On the other hand, “models of” rituals exist where there is already a strong value consensus in a culture; the consensus does not have to be imposed, but is reaffirmed or strengthened and expressed through rituals. For example, for Americans the flag is such a powerful symbol of national identity that its raising carries considerable ritual importance, especially in times of national tragedy, such as when it is draped on the confines of soldiers killed in the line of duty. In some cases, flag display is made a ritual of defiance and reaffirmation of identity signifying that the nation concerned will not be coerced into submission.

Rituals, therefore, are the means by which we seek, establish, and preserve or celebrate order and unity for ourselves and for society. Rituals make the mythic values of a culture concrete and experiential; they act out these values in social relations. While rituals can have beneficial effects, they can be used to unjustly coerce people into conformity.

Thus, we have rituals of violence. Rituals can be a powerful way to degrade people. For example: the burning of a flag of an enemy country, or the humiliation or torture of war hostages by the other country. Rituals can also prompt violence. During the Catholic-Protestant tensions in France in the sixteenth century, Protestants were commonly so enraged by the music, dancing, and costumes of the Catholics rites that they would attack the celebrants. Such is the case in Northern Ireland today. The annual summer parades of the Protestant Orange Order through Catholic suburbs in Northern Ireland are ritual acts of symbolic warfare to Catholics reminding them that their minority status will continue to be enforced.

  1. Cultural mythologies and the concepts of ‘unity and faith’.

Before we draw the social implications of this article to our reality today, let us begin with a brief summary of all we have discussed so far:

Culture shapes people’s emotional reactions to the world around them, events, and things. It permeates the deepest recesses of the human group, and individuals, in particular their feelings. This is the reason why some define culture not as “what people do,” but rather as “what people feel about what they do.” When one is re-identified with the founding story of his ethnic-group or nation, he becomes immediately and spontaneously re-energized and determined not to be intimidated into inaction. Culture helps people to survive in the midst of a hostile environment. For instance, during the transatlantic slave trade of fifteenth century, the African victims of the human merchants were able to survive the trauma of that inhuman trade and colonialism when they began to identify with their African ancestral culture; when they began to realize the strength they could draw from their ancestral history and culture. Again, people may be re-energized by visiting war cemetery of their fallen heroes or brave family members. In such a situation, people’s self-pity and sense of being lost in an unfamiliar world would disappear. They would argue that if the heroes of their nation, including the deceased brave members of their families, had faced and endured incredible difficulties, so could they. With such determination, they could stand up to respond with courage, self-reliance, and resourcefulness to the demands of the strange and fear-evoking culture around them. Their self-esteem would not be crushed. They will not fall victim to the deadly chaos of self-pity.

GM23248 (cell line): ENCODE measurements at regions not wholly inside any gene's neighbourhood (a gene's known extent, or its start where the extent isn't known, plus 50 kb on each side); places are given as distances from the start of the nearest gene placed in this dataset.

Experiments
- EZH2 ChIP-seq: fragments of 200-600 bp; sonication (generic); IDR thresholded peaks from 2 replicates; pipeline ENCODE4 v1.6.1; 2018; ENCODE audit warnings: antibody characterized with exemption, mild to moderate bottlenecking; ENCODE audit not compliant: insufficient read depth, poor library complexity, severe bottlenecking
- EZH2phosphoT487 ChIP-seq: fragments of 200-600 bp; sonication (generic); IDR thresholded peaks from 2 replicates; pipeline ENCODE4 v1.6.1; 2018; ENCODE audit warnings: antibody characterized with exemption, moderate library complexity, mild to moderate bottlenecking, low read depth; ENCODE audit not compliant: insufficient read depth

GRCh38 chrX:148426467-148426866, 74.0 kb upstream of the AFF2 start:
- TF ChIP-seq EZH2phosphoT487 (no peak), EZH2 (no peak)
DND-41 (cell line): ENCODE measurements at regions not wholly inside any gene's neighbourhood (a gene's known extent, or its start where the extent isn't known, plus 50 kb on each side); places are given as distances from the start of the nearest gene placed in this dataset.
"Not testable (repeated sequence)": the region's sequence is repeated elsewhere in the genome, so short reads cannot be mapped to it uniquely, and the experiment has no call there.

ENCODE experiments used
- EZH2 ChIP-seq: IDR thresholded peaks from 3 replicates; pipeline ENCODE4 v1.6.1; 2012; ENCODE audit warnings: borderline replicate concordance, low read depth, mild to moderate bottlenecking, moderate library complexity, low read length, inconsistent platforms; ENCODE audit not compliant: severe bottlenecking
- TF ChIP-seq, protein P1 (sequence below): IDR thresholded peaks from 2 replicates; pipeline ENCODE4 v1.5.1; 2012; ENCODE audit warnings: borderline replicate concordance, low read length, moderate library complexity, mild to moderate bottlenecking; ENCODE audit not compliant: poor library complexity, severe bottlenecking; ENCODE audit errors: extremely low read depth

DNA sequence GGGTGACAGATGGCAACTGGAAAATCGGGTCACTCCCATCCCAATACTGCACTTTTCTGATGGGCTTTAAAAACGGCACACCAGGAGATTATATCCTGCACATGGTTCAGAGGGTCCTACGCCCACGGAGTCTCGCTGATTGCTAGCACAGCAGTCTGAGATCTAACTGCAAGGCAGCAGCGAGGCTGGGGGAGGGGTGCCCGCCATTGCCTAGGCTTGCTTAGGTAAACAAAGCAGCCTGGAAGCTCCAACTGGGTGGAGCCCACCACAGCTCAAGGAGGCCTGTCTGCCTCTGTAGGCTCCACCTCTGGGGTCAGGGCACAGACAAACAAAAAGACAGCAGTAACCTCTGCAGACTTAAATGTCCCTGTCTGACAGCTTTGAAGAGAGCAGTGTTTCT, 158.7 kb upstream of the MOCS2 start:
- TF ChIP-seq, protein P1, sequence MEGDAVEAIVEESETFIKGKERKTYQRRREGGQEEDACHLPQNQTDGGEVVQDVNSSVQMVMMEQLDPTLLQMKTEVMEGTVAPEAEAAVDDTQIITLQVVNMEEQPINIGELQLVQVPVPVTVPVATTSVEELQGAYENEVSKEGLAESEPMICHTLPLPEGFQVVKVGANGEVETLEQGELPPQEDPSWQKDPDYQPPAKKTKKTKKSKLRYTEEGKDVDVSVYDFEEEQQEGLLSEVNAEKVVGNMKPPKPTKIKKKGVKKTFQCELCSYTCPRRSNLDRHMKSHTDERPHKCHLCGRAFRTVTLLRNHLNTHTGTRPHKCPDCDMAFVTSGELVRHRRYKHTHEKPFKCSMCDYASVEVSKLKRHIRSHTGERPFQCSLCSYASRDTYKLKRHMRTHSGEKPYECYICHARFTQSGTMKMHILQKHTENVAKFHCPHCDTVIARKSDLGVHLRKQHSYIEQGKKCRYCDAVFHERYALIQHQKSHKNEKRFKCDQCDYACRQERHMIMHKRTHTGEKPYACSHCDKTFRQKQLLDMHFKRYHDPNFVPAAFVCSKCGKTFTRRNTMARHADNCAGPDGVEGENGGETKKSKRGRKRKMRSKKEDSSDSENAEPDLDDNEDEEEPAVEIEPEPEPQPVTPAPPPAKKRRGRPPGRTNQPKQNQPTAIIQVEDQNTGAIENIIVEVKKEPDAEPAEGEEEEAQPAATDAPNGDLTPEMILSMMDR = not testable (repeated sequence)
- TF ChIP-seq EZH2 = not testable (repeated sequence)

The bottom-line of these, is that symbols, myths, and rituals generate cultural feeling in the people and when such feeling is not well channeled to foster co-existence among people of diverse cultural backgrounds and other ethnic-groups, it could lead to some uncontrollable consequences of which conflict or violence is one of them. This is why in civilized countries today, people with history of religious bigotry, entrenched ethnic-hatred, or racism, are not elected nor allowed to govern, no matter how populist and democratically appealing the person may present himself during electioneering campaign. The behavior of former President Mosi of Egypt of the Islamic Brotherhood after his election, taught Egypt this bitter lesson. Because, whatever happens, once these religious bigots and extremists get hold of power and government machinery, heavens are let lose towards pursuing their narrow interests guided by the archaic mythological ideals, whatever that may be. They will begin by marginalizing all others, ethnic and religious groups that do not share their founding mythology and history. They will make sure that the sensitive ministerial slots and key governmental positions are distributed only among their own people of the same religion, language, culture and mentality. They will begin to re-connect and reestablish contacts with radical groups and extremist states, nations and organizations that share the same mythology as theirs and have been showing some interest in controlling the leadership of the country.